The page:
"Turning down loud music, going to a quiet room and decreasing stimulation might help," Gelfand said. She also suggested moms and dads keep a "crying diary" to track when colic flare-ups tend to occur and anything that seems to calm the baby.
Saper said the new research offers another clue into the evolution of migraine in an individual. "We are now able to say this child may be on a pathway."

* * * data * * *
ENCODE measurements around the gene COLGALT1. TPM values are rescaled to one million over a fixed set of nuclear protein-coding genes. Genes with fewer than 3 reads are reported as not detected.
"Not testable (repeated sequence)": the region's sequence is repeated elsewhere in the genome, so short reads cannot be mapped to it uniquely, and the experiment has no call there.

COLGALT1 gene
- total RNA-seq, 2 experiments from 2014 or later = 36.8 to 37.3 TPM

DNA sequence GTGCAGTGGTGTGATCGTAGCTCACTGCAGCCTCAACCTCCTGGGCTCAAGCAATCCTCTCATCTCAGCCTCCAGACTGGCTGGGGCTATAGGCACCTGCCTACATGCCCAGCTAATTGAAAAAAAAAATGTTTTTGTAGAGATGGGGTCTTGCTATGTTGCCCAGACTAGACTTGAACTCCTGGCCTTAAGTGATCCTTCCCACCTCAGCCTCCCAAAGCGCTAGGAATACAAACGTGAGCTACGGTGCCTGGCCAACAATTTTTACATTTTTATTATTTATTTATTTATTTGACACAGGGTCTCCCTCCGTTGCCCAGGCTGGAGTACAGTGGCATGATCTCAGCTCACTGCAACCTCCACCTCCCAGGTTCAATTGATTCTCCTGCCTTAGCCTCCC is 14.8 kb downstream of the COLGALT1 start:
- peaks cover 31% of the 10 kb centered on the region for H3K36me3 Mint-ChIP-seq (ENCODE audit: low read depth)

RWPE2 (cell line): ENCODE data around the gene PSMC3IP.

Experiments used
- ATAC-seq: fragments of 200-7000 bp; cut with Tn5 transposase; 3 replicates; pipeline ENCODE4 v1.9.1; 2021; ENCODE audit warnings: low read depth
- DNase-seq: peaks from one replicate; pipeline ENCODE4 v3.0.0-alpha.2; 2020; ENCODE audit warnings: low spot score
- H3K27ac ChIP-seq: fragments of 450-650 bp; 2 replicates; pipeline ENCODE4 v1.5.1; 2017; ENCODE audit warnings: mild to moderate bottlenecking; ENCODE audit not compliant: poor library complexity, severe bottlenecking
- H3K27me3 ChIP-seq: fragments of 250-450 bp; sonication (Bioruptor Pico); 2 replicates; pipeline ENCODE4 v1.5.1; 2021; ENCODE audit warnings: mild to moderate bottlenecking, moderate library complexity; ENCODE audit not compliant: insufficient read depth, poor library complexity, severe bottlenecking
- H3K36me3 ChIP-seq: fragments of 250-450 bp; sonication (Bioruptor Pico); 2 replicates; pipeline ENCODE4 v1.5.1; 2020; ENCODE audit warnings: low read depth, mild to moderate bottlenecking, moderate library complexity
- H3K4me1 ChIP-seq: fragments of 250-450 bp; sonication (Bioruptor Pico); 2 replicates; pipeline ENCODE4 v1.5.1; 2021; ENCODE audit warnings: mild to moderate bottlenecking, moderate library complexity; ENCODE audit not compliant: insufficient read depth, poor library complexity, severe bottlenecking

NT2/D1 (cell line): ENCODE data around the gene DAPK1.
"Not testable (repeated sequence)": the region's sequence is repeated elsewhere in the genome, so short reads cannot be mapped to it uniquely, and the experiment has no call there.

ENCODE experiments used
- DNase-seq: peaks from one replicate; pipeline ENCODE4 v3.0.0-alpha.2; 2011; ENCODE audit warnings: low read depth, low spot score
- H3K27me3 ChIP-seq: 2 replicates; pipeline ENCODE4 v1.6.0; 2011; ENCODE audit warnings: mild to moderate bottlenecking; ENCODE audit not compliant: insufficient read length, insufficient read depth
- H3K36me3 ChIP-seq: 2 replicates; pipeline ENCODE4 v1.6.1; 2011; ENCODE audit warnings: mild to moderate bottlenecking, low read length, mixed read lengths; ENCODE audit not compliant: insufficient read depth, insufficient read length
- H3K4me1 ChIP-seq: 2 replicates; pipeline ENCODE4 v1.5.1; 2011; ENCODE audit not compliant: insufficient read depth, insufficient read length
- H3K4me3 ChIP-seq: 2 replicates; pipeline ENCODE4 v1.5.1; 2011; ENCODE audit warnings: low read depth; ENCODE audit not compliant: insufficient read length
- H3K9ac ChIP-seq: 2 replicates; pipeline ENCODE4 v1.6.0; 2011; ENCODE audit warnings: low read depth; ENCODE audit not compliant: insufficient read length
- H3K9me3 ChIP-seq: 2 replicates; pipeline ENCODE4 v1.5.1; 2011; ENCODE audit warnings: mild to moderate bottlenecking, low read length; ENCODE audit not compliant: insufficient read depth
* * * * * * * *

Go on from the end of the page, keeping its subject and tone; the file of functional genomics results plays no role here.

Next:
The next research step will be to follow the babies over the years, said Gelfand.
"Right now we're using the mothers' migraines, but what we really want to know is do these babies themselves go on to have migraine," she said.
The data and conclusions of this research should be viewed as preliminary until published in a peer-reviewed journal.
Visit Nemours to learn about colic.
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